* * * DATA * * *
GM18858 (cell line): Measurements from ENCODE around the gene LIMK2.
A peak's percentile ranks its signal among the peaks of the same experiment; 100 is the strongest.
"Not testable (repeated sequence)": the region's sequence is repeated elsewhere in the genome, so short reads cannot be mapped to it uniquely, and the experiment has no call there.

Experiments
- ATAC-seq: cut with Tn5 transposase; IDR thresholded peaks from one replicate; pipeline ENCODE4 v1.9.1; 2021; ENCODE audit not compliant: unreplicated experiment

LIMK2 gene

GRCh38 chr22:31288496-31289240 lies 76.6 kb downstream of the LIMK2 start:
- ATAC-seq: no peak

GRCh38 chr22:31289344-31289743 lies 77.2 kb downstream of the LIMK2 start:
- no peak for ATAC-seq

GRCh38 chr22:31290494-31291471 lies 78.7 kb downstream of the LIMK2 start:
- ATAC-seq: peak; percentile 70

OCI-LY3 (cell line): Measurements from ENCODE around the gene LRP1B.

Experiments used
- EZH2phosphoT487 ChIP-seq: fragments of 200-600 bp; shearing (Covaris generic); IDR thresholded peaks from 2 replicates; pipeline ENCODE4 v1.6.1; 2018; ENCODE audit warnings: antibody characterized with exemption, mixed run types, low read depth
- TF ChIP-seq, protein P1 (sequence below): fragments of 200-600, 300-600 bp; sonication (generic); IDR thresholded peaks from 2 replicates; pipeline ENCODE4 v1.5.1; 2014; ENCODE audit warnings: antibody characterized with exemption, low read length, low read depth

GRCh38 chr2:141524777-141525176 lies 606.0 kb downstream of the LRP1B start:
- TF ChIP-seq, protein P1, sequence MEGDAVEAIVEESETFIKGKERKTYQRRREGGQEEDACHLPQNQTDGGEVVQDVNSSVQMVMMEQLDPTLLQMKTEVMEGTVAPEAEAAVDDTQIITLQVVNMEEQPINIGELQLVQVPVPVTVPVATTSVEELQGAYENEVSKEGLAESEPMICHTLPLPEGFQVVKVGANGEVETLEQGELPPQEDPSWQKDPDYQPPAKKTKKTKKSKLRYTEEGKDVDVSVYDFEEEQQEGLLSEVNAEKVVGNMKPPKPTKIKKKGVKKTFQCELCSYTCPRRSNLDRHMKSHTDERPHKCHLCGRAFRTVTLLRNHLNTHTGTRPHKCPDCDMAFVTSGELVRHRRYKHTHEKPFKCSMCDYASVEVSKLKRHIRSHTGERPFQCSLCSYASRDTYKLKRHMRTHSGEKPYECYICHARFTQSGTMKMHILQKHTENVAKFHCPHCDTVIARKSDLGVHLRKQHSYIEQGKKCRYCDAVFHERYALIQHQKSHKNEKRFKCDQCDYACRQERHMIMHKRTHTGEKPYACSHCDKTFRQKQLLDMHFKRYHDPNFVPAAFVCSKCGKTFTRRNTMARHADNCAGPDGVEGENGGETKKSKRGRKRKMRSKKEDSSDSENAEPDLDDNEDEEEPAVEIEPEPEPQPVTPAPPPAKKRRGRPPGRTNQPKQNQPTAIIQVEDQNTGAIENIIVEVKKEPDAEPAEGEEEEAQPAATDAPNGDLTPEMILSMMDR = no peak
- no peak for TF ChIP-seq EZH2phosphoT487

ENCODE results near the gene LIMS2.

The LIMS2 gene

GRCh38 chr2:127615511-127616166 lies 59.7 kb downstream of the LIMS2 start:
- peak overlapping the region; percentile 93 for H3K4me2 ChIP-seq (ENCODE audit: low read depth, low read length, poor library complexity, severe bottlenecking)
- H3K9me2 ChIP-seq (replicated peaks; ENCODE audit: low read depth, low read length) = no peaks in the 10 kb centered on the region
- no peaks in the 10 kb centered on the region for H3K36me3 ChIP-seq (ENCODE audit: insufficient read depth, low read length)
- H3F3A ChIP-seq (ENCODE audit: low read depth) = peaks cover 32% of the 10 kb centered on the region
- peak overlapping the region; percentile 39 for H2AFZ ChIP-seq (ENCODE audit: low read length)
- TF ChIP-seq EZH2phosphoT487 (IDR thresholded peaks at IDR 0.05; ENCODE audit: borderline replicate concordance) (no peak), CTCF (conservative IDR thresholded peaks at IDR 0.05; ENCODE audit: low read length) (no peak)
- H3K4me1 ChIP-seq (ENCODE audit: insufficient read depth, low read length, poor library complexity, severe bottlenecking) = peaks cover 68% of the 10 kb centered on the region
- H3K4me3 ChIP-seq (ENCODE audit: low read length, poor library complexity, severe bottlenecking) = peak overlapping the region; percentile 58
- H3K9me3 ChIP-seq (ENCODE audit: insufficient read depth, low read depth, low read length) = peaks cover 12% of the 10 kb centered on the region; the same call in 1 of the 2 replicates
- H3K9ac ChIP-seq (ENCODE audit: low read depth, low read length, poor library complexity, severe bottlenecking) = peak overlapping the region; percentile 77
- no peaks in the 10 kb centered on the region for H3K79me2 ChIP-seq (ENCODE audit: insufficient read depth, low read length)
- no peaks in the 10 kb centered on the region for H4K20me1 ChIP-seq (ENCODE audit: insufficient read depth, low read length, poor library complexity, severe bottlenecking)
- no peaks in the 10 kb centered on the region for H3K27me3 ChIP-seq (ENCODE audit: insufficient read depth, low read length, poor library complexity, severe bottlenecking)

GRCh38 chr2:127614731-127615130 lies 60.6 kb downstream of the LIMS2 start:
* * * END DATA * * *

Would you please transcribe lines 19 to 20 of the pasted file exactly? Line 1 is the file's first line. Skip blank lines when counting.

- no peak for TF ChIP-seq EZH2phosphoT487

ENCODE results near the gene LIMS2.